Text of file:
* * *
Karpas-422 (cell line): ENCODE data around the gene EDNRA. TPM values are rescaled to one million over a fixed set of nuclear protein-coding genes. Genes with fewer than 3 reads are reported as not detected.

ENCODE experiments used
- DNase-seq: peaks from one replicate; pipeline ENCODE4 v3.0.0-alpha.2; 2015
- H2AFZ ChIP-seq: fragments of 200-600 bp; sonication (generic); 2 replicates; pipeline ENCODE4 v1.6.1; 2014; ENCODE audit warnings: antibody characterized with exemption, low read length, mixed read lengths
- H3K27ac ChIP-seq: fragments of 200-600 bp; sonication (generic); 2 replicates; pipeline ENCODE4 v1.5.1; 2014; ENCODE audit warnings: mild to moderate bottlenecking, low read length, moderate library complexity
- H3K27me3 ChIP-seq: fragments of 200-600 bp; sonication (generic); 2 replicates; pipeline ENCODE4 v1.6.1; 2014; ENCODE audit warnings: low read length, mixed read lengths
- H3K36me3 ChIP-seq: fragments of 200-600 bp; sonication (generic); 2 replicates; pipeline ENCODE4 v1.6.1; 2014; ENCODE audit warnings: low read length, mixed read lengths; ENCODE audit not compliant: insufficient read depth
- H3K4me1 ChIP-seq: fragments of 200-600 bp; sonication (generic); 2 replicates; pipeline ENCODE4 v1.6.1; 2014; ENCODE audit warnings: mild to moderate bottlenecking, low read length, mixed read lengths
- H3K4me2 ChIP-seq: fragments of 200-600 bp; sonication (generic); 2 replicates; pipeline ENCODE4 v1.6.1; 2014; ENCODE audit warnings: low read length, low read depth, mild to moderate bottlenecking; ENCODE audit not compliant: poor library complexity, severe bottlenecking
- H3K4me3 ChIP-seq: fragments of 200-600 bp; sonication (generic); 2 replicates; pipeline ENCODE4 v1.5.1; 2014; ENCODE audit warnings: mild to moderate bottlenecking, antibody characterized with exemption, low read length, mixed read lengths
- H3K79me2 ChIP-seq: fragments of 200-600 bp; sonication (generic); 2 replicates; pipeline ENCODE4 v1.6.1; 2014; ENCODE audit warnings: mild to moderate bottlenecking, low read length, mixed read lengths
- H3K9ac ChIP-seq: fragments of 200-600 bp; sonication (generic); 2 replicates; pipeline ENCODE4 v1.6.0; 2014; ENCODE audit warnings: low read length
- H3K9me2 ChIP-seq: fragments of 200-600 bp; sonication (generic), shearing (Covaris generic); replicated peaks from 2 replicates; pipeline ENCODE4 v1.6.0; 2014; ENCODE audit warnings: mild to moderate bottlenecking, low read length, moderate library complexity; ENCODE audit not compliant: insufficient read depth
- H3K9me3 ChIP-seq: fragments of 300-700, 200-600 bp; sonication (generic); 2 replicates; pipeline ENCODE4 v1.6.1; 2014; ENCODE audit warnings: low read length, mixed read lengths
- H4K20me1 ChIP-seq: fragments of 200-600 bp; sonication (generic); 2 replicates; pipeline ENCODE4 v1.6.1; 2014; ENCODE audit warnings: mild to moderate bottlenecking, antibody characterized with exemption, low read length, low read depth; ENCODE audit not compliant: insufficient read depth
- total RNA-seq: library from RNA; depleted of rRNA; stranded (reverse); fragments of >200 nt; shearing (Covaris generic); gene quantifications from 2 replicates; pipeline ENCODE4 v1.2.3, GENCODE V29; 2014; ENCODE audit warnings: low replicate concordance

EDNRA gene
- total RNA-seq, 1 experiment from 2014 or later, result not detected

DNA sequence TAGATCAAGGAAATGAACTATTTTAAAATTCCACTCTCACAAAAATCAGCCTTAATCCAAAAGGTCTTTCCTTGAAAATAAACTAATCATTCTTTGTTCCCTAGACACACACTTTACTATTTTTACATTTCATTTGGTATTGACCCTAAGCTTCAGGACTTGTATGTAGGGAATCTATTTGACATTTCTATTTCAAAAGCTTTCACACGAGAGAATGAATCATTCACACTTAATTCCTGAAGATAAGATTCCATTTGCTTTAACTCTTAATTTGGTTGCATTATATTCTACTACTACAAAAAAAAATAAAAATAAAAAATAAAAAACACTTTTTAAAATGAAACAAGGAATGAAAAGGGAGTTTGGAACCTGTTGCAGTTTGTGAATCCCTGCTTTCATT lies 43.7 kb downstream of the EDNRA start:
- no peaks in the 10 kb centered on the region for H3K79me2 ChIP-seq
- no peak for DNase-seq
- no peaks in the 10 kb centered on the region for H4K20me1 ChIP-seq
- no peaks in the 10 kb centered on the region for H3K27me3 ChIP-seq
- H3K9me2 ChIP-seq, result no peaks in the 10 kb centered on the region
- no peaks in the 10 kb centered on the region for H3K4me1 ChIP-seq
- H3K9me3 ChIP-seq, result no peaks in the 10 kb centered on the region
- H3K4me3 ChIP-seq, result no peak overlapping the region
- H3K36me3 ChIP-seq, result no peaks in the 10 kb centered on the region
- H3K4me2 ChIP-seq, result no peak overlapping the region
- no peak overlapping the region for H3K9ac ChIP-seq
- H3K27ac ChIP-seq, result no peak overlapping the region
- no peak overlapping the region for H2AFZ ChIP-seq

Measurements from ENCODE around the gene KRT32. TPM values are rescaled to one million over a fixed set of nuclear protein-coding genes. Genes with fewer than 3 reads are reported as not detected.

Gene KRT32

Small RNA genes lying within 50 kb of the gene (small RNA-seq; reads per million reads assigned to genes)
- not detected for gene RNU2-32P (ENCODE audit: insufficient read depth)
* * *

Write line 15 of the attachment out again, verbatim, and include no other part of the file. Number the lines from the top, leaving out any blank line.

- H4K20me1 ChIP-seq: fragments of 200-600 bp; sonication (generic); 2 replicates; pipeline ENCODE4 v1.6.1; 2014; ENCODE audit warnings: mild to moderate bottlenecking, antibody characterized with exemption, low read length, low read depth; ENCODE audit not compliant: insufficient read depth